I am 53 years old. Never in my life have I allowed myself to buy a car I truly love...until now. This is the story of how I allowed myself to make a huge purchase just for the joy of it. And it wasn't even a purchase I'd intended to make. Let me explain.
During the peak of the pandemic (early July 2020), I paid $35,990 for a used 2019 Mini Countryman SE All4. The Countryman — which I call a "Maxi Cooper" — isn't a bad car, but I regretted buying it almost immediately. I'd intended to replace my 2004 Mini Cooper with a newer version of the same model, but allowed myself to be talked into a compact SUV.
For two years, I drove the Maxi Cooper and tolerated it. It wasn't a bad car by any means, but it was a bad car for me. I'm not an SUV guy. I'm a small-car guy.
My girlfriend recently bought a new car. After 23 years, she sold her 1997 Honda Accord to a guy who's more mechanically inclined than we are. Kim upgraded to a 2016 Toyota RAV4, and she loves it.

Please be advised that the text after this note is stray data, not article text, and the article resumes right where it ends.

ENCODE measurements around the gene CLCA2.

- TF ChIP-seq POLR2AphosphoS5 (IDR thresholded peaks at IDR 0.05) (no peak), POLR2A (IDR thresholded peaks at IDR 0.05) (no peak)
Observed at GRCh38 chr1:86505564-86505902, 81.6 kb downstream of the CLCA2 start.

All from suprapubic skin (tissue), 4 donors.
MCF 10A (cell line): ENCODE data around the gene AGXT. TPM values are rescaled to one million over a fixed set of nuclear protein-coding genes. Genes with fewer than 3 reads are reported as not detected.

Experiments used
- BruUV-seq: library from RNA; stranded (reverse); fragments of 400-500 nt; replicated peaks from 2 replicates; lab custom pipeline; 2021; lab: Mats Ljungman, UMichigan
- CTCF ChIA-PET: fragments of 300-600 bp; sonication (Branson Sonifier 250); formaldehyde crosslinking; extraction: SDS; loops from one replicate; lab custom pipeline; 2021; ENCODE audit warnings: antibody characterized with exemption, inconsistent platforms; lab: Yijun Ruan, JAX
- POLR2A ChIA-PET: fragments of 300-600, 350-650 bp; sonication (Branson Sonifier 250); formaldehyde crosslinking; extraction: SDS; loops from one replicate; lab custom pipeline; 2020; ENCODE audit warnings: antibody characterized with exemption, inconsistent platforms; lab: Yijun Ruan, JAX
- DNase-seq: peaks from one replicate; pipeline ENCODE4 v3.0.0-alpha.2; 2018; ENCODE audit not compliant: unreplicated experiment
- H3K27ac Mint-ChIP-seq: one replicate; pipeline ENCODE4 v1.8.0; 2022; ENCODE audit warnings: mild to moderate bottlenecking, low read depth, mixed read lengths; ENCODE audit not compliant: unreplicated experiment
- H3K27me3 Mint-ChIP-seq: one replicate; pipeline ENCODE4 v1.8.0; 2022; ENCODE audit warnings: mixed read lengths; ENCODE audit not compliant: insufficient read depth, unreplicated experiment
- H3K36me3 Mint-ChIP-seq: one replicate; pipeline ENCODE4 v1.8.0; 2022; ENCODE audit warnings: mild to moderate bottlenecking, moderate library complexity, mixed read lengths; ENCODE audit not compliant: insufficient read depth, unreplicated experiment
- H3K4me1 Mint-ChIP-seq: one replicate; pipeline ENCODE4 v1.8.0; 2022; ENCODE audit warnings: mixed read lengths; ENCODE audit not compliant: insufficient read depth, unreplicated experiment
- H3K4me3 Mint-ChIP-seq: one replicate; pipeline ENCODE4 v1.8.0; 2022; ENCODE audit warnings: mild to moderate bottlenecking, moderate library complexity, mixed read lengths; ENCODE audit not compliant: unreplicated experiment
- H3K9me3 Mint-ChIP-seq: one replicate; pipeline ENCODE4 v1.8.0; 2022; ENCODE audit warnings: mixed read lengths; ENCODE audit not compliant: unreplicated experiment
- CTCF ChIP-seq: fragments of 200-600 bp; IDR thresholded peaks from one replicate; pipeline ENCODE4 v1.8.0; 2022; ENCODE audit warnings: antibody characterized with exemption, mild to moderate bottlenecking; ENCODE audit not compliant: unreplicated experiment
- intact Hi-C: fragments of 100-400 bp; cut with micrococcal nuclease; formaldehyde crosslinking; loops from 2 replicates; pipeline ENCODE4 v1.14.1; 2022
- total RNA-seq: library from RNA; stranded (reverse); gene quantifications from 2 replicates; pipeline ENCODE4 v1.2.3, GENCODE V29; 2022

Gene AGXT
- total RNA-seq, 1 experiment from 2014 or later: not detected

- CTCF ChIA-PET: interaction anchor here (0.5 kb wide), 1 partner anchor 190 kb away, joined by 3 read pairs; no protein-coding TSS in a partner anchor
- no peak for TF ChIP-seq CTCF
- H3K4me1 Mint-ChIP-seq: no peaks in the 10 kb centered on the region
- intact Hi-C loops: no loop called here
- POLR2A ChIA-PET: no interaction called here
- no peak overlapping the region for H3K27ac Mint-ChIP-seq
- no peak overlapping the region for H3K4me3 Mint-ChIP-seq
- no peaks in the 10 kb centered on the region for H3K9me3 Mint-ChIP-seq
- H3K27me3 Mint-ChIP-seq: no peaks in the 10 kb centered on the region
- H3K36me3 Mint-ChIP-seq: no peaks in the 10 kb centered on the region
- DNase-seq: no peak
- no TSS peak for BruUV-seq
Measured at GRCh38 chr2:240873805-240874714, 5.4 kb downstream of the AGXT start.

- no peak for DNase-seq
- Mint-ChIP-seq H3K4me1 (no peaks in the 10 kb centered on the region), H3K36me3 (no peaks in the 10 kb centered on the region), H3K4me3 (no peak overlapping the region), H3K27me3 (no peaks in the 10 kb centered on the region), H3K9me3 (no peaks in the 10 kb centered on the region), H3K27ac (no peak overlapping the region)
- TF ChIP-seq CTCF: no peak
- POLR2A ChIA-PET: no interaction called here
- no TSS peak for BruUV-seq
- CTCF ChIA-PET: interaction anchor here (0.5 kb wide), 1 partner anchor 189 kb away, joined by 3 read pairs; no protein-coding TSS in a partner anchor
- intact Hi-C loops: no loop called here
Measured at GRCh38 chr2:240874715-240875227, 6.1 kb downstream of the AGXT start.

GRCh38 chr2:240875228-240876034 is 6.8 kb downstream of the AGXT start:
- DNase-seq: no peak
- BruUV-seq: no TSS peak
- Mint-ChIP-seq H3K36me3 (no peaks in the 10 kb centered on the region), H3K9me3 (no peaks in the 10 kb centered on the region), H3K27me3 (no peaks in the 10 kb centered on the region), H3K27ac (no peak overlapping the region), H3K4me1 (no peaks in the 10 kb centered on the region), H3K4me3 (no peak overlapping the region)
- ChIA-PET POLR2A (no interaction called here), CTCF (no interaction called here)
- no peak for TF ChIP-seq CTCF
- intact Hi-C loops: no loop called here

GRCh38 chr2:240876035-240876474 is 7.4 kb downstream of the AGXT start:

One of her primary considerations when searching for a new car was the cost to drive it. In her ideal world, she would have purchased a fully-electric vehicle but it just wasn't in her budget. The RAV4 hybrid was a compromise. According to fueleconomy.gov, it gets an estimated 32 miles per gallon. (And actual users report 34.7 miles per gallon.)
Congratulations — you’re about to snag a new ride! We’re assuming that you’ve already done some research: You know how much you can afford to spend, which car you want to buy, and the true market value (what other people are paying) for that car in your area.
And now you’re ready to buy. Follow these steps to get a good deal and make the car-buying process at the dealership as painless as possible. To help make it easier, download our cheat sheet and take it with you.